Docu ads wrestle with shutout at UPN affils

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World Wrestling Federation Entertainment is body slamming all types of UPN TV advertising for an upcoming documentary -- even spots on local affiliates.

Early last week, the WWF rejected national TV spots from Lions Gate Films Releasing for its soon-to-bow theatrical documentary "Beyond the Mat" about professional wrestling. The WWF sells virtually all national advertising on its "WWF SmackDown!" program, which airs on UPN, as well as national ads on USA Network's WWF wrestling shows, which include "Sunday Night Heat," "Raw is War" and "WWF War Zone."

The commercials were turned down, a WWF spokesman said, because the WWF does not take third-party advertising for competitive wrestling entertainment.


Later in the week, the distribution arm of Lions Gate Entertainment Corp. came up with another media plan: buy local TV spots on UPN affiliates -- which are sold by the stations themselves -- during "SmackDown."

Lions Gate, through its media buyer, Palisades Media Group, Santa Monica, Calif., targeted 54 UPN markets to spend some $800,000 in advertising. But at press time, only nine stations had accepted "Beyond the Mat" commercials to run in "WWF Smackdown." Of the nine, one -- WTXX, Hartford, Conn. -- is owned by Paramount Television Stations Group.

Most of the 54 stations are owned by either Paramount or by Chris-Craft Industries; Paramount and Chris-Craft jointly own UPN.

UPN station executives would not give a clear reason for rejecting the spots. But some have openly told Lions Gate they do not want to jeopardize their relationship with the WWF since "SmackDown" has virtually single-handedly revived the entire network this season with high ratings.

A UPN spokesman had no comment about the Lions Gate situation. The WWF did not return calls for comment by press time.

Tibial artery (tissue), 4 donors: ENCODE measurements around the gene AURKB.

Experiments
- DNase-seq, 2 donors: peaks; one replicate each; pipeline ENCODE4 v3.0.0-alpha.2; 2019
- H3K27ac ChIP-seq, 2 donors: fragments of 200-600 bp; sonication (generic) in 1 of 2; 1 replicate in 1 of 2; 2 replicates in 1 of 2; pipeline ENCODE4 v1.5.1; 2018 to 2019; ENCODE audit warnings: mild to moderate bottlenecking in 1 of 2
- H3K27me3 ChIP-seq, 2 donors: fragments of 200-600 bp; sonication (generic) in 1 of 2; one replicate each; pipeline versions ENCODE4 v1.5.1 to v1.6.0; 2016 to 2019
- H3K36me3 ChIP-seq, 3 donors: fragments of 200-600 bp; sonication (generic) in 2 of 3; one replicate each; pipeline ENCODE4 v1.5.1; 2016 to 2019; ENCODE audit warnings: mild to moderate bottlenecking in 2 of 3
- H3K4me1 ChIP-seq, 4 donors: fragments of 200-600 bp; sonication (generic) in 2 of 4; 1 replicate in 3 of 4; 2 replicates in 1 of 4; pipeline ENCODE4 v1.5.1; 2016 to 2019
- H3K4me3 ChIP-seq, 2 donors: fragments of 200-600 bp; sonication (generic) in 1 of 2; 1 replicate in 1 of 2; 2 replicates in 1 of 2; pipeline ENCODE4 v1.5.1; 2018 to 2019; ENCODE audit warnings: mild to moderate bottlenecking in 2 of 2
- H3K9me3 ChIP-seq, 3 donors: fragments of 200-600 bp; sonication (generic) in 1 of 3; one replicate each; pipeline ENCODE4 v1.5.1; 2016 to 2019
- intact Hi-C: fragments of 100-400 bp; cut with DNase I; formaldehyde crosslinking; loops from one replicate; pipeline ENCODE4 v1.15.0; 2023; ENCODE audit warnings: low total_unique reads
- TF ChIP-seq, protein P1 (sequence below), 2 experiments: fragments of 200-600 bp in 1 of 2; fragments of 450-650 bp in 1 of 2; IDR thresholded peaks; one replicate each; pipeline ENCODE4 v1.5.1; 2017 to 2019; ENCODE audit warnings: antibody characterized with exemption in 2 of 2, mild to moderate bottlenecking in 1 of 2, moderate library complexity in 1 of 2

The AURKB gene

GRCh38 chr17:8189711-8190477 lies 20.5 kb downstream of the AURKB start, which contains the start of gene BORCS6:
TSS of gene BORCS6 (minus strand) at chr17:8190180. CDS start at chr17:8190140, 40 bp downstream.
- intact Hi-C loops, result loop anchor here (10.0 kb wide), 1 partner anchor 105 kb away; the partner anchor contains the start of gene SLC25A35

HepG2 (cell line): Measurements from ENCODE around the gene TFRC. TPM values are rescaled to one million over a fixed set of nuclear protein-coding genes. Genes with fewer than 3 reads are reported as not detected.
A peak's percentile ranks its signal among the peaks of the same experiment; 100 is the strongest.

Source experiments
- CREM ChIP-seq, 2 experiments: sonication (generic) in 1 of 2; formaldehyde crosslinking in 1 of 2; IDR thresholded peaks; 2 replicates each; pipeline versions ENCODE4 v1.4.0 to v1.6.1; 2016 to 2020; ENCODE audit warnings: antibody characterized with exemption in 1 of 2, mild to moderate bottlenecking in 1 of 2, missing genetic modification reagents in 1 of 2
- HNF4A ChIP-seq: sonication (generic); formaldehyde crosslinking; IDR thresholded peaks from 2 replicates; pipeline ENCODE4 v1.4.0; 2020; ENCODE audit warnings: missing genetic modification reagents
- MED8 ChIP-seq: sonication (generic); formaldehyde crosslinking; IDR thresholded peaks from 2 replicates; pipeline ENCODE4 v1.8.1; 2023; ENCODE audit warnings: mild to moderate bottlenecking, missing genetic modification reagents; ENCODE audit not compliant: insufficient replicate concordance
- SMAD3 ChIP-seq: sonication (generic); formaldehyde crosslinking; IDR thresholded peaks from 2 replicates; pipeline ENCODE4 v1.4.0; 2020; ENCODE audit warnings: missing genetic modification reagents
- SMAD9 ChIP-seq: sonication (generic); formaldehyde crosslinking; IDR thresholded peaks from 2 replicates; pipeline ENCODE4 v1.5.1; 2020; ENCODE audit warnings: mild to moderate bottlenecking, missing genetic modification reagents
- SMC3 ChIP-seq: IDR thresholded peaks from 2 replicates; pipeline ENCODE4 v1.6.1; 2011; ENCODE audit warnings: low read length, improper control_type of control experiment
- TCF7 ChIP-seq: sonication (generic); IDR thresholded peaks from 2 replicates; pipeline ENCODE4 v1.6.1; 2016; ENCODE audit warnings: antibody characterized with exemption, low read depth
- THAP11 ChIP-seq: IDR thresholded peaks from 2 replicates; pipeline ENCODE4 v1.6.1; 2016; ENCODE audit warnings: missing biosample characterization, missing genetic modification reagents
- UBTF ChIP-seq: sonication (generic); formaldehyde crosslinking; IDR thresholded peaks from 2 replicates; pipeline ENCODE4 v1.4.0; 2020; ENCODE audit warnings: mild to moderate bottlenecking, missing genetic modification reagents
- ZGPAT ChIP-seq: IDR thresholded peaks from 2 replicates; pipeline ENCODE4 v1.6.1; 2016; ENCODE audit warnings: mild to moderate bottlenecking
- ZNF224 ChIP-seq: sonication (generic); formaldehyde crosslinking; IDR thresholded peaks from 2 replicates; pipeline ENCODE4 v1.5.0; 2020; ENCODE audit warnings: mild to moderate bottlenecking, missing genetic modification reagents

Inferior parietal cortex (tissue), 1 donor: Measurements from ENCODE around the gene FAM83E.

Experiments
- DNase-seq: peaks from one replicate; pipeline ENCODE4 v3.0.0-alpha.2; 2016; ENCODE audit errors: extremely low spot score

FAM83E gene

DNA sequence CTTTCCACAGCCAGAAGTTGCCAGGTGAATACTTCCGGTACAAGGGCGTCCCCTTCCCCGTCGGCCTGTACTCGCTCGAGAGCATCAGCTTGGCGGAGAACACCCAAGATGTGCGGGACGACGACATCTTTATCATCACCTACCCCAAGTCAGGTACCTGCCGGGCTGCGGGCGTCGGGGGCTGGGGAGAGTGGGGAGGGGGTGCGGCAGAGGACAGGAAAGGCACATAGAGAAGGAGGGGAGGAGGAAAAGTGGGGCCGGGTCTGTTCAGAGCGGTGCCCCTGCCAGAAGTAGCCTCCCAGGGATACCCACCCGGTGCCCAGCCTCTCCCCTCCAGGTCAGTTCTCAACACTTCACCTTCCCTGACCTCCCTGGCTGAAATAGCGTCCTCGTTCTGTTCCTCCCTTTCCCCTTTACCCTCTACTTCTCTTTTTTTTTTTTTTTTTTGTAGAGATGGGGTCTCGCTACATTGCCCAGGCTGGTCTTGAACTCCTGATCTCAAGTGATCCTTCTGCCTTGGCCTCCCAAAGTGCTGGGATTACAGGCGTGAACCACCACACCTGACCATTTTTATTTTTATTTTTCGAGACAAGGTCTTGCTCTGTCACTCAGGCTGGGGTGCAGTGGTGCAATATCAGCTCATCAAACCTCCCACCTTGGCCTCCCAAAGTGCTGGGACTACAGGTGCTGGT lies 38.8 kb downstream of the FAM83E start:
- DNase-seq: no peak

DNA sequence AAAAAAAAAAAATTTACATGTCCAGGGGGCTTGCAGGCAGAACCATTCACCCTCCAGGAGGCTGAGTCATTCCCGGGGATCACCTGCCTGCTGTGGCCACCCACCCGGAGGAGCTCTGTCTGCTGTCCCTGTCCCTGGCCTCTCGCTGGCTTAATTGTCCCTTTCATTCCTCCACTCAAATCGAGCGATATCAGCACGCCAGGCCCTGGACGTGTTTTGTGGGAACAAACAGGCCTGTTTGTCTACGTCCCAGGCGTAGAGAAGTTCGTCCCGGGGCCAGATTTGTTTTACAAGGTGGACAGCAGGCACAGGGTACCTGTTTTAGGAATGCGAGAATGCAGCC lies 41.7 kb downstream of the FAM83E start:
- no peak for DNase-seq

"This is not just restraint of trade; there are serious First Amendment issues," said Tom Ortenberg, co-president of Lion's Gate Films Releasing. "How can the creative community just sit by and let this happen? We are exploring our legal options."


Said one media executive: "This may be the first time a supplier of network programming has controlled the local advertising on individual TV stations [the supplier] doesn't sell."

Concerning the WWF's first complaint, Mr. Ortenberg said the film is not competitive since it is virtually all about WWF wrestlers.

Additionally, he said, the WWF committed to the advertising a month before. Lions Gate received written confirmation of the media buy on UPN and for the WWF's syndicated programming in a Feb. 4 letter, a copy of which was given to Advertising Age.

On Feb. 28, when the spots were to begin, Mr. Ortenberg said the WWF told him they were being pulled. "It was choreographed to inflict the most damage possible," he said.

Mr. Ortenberg is confused by what seems to be a late turnabout by the WWF, which cooperated in making the documentary. WWF Entertainment Chairman Vince McMahon even appears in the documentary and at one point offered to buy it, Mr. Ortenberg said, but was rejected.


"Beyond the Mat" is to open nationwide March 17, and ads were intended to run for three weeks before the movie's debut.

So far, the theatrical producer has only been able to strike national TV deals with Turner Broadcasting, "WCW Wrestling" and the Nashville Network's "ECW Wrestling." Only one-third of its targeted TV dollars -- about $200,000 -- had been placed by Lions Gate.

"Beyond the Mat" isn't a critical documentary about the evils of professional wrestling, Mr. Ortenberg said. Rather, it is a profile of the lives of professional wrestlers. Said Mr. Ortenberg: "The movie is a love letter to wrestling."

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